Emma Tustin has been jailed for life with a minimum term of 29 years for starving, poisoning and then murdering her six-year-old stepson Arthur Labinjo-Hughes.
Arthur’s father Thomas Hughes has been jailed for 21 years.
On Thursday Tustin and Hughes were found guilty of killing six-year-old Arthur after months of abuse.
Tustin, who was brought to Coventry Crown Court, "refused to come up" to the dock for the duration of the sentencing, Mr Justice Mark Wall QC said at the start of the hearing.
In his sentencing remarks Mr Justice Wall said the case was one of the most distressing and disturbing cases he had ever had to deal with.
He said: "This cruel and inhuman treatment of Arthur was a deliberate decision by you to brush off his cries for help as naughtiness."
Addressing Tustin, whom he said had made a "calculated" decision to kill, he said: "You are a manipulative woman who will tell any lie, and shift the blame onto anyone, to save your own skin."
He added: "You wanted Thomas Hughes so he could provide for you and your own children, but did not want to be troubled by Arthur any longer."
The judge called Hughes’ "encouragement" of his girlfriend’s actions "chilling".
He added: "You were Arthur’s father, in a position of trust and bore primary responsibility for protecting him.
"He was extremely vulnerable and you lied to his school in the last days of Arthur’s life to protect both you and Ms Tustin."
The couple who met online and moved in with one another at the start of lockdown, starved, tortured and poisoned the little boy.
When Arthur died he had more than 130 areas of bruising on his body – described in court by the prosecutor Jonas Hankin QC as "a bruise for every day of lockdown."
"Violence was a way of life for him in lockdown," Mr Hankin added.
Jurors sat through eight weeks of harrowing evidence that charted the cruelty the couple meted out to the little boy in the final months of his life.
This included denying him food and water, making him sleep on the living room floor and forcing him to stand for hours in isolation.
Arthur Labinjo-Hughes with his father Thomas Hughes and Thomas' partner Emma Tustin
Credit: West Midlands Police /PA
Tustin used her mobile phone to record hundreds of clips of the little boy being abused, mocked and physically attacked.
In one heartbreaking audio message Arthur could be heard pleading to see his Uncle Blake, to whom he was denied access.
He could be heard saying: "Please help me, help me Uncle Blake, they’re not feeding me. I need some food and drink."
Hughes removed his son’s favourite teddy bear and cut up his prized Birmingham City FC football shirts in front of him.
On another occasion he duped the child into thinking he was going to see his beloved grandparents – before turning around at the last minute.
In the weeks before this death they stepped up their campaign of cruelty and began poisoning him with salt.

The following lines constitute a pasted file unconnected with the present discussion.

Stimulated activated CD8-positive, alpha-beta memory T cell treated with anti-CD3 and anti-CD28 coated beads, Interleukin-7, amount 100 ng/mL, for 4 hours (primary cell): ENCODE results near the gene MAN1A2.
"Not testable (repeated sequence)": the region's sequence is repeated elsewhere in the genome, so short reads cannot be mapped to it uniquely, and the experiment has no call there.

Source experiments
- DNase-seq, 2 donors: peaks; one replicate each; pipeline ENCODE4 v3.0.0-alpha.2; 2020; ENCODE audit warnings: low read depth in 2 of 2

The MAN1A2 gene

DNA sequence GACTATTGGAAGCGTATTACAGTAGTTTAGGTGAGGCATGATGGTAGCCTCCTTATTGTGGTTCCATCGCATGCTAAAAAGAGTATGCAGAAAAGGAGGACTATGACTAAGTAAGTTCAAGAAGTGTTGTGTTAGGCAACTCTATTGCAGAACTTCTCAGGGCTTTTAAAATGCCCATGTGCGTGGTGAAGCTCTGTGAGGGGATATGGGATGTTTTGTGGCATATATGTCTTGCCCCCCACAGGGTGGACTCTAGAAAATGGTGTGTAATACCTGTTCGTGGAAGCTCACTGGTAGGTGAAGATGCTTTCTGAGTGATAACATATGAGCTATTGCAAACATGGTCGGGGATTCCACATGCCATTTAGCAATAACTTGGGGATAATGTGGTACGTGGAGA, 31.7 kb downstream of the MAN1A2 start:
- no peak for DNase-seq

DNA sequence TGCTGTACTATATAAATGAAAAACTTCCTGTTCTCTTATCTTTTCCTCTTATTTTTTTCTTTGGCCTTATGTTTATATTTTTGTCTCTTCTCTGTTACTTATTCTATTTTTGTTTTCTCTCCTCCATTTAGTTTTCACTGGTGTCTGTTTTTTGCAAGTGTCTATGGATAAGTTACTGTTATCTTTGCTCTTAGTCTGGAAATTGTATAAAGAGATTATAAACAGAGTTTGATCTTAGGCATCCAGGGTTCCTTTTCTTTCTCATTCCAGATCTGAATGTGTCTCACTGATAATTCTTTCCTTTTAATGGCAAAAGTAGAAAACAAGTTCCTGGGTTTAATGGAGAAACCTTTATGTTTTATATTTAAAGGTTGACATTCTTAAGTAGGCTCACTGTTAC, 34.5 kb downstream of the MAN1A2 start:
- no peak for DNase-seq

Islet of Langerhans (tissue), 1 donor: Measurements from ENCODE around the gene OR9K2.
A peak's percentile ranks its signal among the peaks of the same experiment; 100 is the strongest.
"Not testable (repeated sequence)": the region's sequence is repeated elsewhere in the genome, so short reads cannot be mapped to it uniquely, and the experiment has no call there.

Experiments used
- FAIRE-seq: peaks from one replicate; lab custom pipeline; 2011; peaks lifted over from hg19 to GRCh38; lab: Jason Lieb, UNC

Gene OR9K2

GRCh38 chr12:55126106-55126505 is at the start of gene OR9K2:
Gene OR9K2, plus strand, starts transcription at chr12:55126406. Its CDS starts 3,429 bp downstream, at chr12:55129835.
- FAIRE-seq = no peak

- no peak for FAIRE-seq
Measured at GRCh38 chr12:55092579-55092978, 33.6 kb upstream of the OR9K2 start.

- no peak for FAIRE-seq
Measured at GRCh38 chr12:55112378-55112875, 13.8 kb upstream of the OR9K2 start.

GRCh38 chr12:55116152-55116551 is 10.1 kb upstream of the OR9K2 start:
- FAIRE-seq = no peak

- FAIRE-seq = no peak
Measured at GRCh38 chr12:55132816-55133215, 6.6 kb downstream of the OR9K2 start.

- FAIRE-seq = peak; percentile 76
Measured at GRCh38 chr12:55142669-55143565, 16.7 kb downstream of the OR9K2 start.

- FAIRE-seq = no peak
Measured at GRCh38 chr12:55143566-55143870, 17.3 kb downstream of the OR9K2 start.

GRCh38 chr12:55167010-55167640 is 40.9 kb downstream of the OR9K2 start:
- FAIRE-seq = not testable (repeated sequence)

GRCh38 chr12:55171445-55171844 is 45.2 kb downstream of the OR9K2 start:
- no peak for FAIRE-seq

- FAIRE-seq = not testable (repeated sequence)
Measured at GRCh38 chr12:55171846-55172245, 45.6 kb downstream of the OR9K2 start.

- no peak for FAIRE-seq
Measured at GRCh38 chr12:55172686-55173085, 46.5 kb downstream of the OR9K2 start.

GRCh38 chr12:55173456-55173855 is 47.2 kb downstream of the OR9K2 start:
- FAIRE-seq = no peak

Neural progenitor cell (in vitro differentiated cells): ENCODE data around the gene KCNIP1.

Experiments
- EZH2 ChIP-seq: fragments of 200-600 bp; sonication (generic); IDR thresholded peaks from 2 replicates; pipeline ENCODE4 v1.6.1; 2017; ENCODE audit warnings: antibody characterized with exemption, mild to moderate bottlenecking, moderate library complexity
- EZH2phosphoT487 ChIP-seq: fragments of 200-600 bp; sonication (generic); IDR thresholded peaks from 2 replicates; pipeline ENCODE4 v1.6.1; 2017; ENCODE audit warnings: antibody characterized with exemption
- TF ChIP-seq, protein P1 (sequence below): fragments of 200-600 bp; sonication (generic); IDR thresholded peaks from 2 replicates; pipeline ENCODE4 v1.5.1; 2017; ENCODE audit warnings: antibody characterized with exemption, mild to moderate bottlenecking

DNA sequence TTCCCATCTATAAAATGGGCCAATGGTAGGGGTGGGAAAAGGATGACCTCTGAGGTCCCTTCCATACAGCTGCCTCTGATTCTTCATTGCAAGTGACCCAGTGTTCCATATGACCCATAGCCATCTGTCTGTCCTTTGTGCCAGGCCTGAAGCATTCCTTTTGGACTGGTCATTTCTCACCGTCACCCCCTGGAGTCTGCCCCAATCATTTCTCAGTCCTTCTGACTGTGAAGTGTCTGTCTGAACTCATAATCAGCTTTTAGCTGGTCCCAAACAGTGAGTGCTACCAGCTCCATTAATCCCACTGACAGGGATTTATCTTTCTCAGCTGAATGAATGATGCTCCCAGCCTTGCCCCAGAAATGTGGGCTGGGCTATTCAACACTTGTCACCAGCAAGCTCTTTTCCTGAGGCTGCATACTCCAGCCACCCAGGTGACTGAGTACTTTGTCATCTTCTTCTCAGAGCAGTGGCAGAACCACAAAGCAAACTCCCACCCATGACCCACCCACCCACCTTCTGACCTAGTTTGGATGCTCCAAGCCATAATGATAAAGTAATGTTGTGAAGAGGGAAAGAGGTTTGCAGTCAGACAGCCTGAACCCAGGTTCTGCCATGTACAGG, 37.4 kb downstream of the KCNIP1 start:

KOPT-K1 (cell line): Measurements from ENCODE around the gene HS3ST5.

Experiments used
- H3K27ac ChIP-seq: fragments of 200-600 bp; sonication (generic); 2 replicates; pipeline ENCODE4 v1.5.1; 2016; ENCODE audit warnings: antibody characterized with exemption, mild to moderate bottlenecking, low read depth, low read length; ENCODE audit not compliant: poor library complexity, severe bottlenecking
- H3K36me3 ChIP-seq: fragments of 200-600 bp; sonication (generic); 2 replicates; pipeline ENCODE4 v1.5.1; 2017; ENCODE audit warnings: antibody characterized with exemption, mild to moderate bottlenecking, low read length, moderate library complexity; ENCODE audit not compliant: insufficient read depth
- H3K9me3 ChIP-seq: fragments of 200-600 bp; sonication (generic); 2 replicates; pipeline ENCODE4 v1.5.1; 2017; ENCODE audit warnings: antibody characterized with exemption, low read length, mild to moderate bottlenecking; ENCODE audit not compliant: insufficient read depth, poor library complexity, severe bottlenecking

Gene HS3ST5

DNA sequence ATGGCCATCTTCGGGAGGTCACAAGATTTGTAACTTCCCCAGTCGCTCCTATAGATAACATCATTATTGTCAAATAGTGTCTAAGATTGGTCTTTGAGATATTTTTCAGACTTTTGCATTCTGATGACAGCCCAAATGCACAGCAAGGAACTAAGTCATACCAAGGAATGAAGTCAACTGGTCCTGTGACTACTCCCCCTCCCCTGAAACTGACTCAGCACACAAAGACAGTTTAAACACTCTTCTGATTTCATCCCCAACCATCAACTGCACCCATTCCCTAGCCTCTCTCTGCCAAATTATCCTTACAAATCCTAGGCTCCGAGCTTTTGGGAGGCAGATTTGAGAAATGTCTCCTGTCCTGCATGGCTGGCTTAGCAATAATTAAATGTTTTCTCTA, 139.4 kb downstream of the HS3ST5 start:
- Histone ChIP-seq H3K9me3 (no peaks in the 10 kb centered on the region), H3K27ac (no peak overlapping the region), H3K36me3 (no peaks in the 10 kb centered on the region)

On June 16 last year, CCTV in Tustin’s house captured the frail, emaciated and weakened little boy struggling to pick his bedding up from the living room floor.
Hours later he was dead after collapsing with a brain injury from which he could not be saved.
Arthur was so emaciated when he eventually collapsed that medics attempting to revive him noted that they could see his ribs through his skin.
Arthur’s mother says ‘life as I know it will never exist again’
Madeleine Halcrow, Arthur’s grandmother, delivered a victim impact statement on behalf of her daughter, Arthur’s mother, Olivia Labinjo-Halcrow.
In the statement she said the little boy is yet to have a funeral.
The statement said: "The last time I spoke to my little boy was the most excited I had ever heard him. He knew he was going to see me soon. He asked how many packets of drumstick squashies I had saved him. I told him he could have as many packets as he wanted as long as he ate his sausage, mash and peas first."
"He giggled his usual giggle. I will never again hear that giggle or hear him say ‘I love you mommy bear’.
"He will never get his drumstick squashies. I will never get to see the smile behind his eyes. Never get to remind him how beautiful he was and how much he was loved.
"Life as I know it will never exist again. Losing Arthur is unquantifiable. I don’t think I will ever be able to live a full life again. Grief isn’t the right word. How I feel about losing baby bear Arthur. I feel hollow. Every day I feel like I’m walking around with all the lights turned off."
Ms Halcrow continued: "All of his family, uncles and grandparents were stopped from seeing or speaking to him.
"He was just a child, he had no-one to talk to, no one to ask for help when he was scared and needed protecting the most."
The statement went on: "They took his sparkle and his naivety from him and then they took him from this world. A child, my child, my little love defenceless, trusting and nothing but loving was killed. His short life stolen and the hole that it has left in me and those who love Arthur will never be repaired."
Arthur Labinjo-Hughes timeline
The role of social services and the police is now in the spotlight after it emerged that Arthur’s grandparents and uncles tried to raise the alarm on four occasions but had their concerns dismissed.
One of Arthur’s uncles was even threatened with arrest for breaching lockdown rules when he told police he was planning to check up on his nephew.
Arthur’s paternal grandmother, Joanne Hughes, alerted social services in April last year but when social workers visited the home they were easily duped into thinking everything was fine.
Police also visited Arthur but found no issues of concern, despite being sent photographs showing bruising on the little boy’s back.
Throughout the attacks Arthur was not at school, where his injuries may have been noted by teachers, because it had shut down for lockdown, the court was told.
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